Activists group launch online petition based on concerns about Rupert Murdoch’s climate science denial
By Bob Berwyn
Concerned that National Geographic’s coverage of climate change could be politically tainted under the majority ownership of 21st Century Fox, activist groups have called on the magazine to appoint a public editor.
The ownership change was announced early September by National Geographic in a press release, which characterized the deal as an agreement to expand an 18-year partnership that will increase the National Geographic Society’s endowment to nearly $1 billion. Under the agreement, the new entity will be owned 73 percent by 21st Century Fox and 27 percent by The National Geographic Society.
National Geographic Society chief communications officer Betty Hudson said the concerns may be unfounded, and that National Geographic and its readers have enjoyed the benefits of the partnership with 21st Century Fox for nearly two decades.
“We think our 127 year track record speaks for itself, and find it kind of ironic that our all-climate change issue is being published the week they put forward this petition,” Hudson said via email. “We’re very comfortable with the robust governance guidelines the (joint venture) has in place, and would repeat our shared belief that the essence of the value of the enterprise is ultimately connected to our brand integrity,” she said.
Hudson said National Geographic has enjoyed “editorial autonomy and mutual institutional respect” during the relationship with 21st Century Fox, and expects that to continue. The terms of the recent transaction include “an expanded and specific governance framework designed to ensure that the content, publications and activities of National Geographic Partners remain supportive of the mission of the National Geographic Society and consistent with the National Geographic brand.”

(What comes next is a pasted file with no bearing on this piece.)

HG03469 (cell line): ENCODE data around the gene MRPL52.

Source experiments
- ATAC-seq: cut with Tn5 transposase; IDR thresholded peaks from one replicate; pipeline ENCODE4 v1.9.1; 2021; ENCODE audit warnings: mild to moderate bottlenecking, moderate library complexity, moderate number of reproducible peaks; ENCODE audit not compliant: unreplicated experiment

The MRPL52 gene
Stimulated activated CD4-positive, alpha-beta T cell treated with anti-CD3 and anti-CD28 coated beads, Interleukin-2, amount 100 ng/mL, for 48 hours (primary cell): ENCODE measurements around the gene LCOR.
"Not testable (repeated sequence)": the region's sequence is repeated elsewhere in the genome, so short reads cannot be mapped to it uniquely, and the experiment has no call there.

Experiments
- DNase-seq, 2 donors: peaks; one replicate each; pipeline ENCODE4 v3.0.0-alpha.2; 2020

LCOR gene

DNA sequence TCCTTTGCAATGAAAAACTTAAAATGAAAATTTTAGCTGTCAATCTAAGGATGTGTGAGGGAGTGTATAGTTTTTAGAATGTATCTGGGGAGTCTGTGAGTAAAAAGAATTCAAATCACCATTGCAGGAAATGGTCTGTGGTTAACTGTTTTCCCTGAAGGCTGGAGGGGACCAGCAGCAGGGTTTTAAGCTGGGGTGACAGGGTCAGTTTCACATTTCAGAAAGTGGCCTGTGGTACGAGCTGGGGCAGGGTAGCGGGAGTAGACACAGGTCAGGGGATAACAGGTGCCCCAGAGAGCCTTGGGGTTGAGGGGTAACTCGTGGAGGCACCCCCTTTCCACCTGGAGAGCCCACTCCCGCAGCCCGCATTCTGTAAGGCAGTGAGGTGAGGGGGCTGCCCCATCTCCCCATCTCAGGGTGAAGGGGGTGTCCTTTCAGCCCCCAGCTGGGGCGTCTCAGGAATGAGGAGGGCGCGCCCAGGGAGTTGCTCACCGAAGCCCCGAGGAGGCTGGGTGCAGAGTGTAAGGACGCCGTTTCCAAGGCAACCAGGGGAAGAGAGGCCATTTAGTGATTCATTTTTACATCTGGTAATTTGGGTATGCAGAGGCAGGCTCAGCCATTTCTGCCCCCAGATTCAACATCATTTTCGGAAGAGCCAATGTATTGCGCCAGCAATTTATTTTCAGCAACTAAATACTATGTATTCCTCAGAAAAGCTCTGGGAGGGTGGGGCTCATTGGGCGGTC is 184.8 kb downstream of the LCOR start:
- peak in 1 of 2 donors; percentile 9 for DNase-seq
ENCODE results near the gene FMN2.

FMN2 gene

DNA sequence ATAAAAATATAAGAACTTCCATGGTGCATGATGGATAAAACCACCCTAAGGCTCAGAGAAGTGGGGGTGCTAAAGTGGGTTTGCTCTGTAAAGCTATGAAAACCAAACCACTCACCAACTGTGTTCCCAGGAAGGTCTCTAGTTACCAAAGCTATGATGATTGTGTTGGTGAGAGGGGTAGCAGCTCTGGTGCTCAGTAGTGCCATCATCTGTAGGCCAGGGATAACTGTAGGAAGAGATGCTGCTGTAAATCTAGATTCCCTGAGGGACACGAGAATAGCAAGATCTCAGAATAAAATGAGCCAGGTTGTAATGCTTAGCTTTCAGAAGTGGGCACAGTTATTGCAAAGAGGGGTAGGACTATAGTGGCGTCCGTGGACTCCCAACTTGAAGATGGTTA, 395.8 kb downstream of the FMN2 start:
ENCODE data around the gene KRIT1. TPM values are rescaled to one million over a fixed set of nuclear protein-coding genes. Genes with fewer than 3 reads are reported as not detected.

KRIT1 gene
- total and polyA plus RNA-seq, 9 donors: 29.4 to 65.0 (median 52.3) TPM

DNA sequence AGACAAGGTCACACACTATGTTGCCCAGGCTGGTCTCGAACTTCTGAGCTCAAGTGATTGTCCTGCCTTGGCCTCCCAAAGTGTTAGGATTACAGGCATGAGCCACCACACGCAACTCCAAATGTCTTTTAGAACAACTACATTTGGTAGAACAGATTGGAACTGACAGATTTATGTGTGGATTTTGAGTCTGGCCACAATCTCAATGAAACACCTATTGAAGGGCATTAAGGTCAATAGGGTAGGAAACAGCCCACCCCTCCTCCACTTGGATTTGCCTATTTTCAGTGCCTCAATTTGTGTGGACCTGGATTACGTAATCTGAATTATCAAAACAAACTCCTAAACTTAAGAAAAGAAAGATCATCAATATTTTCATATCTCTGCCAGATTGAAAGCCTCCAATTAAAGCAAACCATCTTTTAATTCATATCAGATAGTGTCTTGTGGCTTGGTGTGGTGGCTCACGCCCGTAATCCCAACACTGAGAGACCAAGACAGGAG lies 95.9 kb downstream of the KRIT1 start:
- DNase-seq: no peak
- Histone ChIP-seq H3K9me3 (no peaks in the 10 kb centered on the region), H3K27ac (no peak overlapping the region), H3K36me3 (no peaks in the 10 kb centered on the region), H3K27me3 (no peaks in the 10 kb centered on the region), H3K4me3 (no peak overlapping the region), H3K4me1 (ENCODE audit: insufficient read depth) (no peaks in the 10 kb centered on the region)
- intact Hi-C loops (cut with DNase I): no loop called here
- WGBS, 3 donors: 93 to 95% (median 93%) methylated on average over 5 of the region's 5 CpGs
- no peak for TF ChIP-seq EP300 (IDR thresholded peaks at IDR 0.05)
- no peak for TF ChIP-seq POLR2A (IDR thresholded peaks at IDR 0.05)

The concerns about coverage arise because conservative 21st Century Fox chairman Rupert Murdoch is a known climate science denier. His critics claim he also has a history of skewing the editorial position of the company’s publications, including the Wall Street Journal, which was recently singled out in a study as having particularly weak climate change reporting.
As a result, a coalition of groups led by ClimateTruth.org and supported by SumOfUs, Common Cause, and Free Press is circulating an online petition calling for a public editor, which are used by other media outlets like PBS and the New York Times to act as an independent check on editorial integrity within the organization, and to investigate and report on complaints raised by members of the public.
“James Murdoch says he has no interest in altering the editorial direction at National Geographic, but just three months into his leadership at 21st Century Fox, his ability to keep that promise is far from certain,” said ClimateTruth.org Campaign Director Brant Olson. “Appointing a Public Editor at National Geographic will ensure that National Geographic’s 127 year track-record on science won’t be undermined by new owners and new incentives as a for-profit enterprise.”
“National Geographic’s 6.8 million readers need assurance that Rupert Murdoch won’t apply a right-wing litmus test to coverage of one of the most important issues of our time,” said Free Press Senior Director of Strategy Timothy Karr. “Appointing a public editor is the best way to check against such political meddling while engaging readers in a conversation about the publication’s standards and practices.”
In a statement prepared in response to the petition effort, National Geographic Society said it has the right to review and approve the partnership’s annual content plan ,as well as the annual marketing plan, and has the right to remove the Chief Executive Officer and/or the Chief Marketing Officer should brand integrity be compromised.
The partners agree that the very value of the enterprise resides in that brand integrity, and anything that undermines or dilutes that integrity damages the institution, as well as the investment.